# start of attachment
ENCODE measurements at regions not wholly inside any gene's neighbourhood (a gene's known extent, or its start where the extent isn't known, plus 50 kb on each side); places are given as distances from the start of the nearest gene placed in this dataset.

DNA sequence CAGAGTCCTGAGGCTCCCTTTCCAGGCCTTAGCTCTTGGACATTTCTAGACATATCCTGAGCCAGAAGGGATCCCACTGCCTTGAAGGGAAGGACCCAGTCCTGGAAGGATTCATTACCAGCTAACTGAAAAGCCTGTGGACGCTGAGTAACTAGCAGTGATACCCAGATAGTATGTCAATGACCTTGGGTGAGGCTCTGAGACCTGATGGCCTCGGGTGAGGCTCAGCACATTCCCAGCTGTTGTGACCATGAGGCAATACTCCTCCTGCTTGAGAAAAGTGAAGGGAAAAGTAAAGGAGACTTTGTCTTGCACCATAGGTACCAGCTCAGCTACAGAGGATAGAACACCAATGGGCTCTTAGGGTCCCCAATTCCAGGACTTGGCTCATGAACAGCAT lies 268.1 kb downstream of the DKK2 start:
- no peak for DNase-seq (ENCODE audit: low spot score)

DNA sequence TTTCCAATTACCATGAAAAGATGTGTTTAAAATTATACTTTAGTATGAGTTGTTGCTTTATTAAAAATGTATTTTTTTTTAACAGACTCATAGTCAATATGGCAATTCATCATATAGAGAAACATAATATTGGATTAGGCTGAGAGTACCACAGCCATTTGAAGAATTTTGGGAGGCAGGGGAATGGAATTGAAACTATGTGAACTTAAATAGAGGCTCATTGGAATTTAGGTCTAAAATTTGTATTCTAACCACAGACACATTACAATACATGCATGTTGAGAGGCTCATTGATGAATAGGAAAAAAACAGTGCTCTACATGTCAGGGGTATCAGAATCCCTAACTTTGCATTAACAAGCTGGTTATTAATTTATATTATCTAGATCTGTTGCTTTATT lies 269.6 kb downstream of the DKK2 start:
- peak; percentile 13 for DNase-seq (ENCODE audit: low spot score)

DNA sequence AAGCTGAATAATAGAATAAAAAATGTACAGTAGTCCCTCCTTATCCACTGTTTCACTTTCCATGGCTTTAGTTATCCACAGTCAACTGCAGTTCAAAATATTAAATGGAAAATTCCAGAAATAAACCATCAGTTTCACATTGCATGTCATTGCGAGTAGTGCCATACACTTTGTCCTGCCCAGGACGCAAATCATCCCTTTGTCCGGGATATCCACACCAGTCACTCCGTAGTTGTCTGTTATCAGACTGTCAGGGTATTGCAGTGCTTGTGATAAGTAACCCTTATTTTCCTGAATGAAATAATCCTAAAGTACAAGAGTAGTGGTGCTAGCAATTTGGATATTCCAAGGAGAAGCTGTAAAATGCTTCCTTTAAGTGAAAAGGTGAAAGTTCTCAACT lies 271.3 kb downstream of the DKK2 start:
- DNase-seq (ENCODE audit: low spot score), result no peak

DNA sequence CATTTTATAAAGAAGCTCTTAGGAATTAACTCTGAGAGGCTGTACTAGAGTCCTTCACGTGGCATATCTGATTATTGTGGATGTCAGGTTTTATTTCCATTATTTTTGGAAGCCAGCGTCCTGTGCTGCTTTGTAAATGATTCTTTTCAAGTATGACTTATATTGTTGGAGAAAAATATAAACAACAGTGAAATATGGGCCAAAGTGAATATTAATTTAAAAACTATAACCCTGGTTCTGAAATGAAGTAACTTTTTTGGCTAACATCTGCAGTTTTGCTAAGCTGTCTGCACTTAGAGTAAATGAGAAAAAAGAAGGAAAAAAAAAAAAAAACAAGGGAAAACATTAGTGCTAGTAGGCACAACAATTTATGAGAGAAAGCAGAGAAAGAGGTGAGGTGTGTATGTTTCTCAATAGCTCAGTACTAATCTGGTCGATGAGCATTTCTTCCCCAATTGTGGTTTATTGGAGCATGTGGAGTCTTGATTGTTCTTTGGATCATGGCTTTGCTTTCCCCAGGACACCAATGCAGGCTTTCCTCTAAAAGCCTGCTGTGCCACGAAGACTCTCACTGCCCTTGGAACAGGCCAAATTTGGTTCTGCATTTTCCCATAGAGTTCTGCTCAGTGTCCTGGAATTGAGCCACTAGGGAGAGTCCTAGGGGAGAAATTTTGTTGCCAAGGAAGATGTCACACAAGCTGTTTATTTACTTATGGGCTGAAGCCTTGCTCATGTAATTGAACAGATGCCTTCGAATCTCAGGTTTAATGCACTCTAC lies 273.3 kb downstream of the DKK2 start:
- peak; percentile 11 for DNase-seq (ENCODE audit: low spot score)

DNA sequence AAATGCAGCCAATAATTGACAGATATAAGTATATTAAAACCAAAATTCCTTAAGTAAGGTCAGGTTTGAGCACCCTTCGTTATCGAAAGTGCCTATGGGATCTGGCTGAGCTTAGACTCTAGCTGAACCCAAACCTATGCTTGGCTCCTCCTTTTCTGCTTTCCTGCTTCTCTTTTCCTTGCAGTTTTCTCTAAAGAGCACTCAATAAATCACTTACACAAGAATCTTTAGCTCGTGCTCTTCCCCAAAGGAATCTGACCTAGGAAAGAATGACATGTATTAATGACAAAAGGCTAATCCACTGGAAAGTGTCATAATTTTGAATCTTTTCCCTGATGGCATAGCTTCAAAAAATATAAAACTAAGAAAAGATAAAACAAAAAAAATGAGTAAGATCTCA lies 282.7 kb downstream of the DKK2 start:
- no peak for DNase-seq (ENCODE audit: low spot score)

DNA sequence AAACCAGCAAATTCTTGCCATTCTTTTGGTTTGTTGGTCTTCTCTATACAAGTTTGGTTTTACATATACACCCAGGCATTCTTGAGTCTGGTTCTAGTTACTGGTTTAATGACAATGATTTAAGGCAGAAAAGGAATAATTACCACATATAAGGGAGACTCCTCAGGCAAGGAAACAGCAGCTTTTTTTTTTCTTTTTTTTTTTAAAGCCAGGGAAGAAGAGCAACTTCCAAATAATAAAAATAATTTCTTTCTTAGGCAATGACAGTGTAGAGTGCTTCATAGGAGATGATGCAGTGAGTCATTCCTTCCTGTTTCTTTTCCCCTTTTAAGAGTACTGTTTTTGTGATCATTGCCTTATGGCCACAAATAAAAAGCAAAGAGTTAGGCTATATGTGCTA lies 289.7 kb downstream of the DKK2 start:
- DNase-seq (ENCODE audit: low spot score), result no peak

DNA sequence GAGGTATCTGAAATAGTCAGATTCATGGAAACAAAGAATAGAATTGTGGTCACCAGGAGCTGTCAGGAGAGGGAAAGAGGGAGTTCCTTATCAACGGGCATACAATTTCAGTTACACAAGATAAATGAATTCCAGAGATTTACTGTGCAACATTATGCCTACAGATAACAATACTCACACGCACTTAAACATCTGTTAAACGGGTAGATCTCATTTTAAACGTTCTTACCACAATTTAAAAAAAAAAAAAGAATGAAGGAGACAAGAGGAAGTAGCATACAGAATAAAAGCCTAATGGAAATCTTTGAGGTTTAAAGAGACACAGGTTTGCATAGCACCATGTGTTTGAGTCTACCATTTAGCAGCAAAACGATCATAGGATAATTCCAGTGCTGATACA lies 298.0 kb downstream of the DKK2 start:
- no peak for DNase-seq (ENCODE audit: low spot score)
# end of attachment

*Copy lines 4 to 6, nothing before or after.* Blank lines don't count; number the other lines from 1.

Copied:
DNA sequence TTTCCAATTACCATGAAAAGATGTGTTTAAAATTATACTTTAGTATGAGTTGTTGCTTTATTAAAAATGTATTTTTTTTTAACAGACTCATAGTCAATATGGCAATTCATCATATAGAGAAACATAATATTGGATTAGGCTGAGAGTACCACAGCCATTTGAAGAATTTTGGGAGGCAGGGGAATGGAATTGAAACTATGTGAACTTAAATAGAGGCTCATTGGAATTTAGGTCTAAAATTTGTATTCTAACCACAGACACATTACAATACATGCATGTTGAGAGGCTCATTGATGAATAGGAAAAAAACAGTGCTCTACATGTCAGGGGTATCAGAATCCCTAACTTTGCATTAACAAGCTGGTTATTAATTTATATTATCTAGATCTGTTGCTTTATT lies 269.6 kb downstream of the DKK2 start:
- peak; percentile 13 for DNase-seq (ENCODE audit: low spot score)

DNA sequence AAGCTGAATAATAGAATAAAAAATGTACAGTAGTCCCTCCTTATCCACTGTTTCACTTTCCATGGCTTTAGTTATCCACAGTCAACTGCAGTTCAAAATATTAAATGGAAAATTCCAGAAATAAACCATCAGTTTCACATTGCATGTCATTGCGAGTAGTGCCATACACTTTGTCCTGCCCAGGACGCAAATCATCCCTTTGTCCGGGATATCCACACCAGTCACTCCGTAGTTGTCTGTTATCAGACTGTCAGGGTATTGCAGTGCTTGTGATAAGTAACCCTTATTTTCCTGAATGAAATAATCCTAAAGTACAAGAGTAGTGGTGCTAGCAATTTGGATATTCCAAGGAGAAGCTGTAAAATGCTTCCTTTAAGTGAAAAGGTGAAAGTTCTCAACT lies 271.3 kb downstream of the DKK2 start: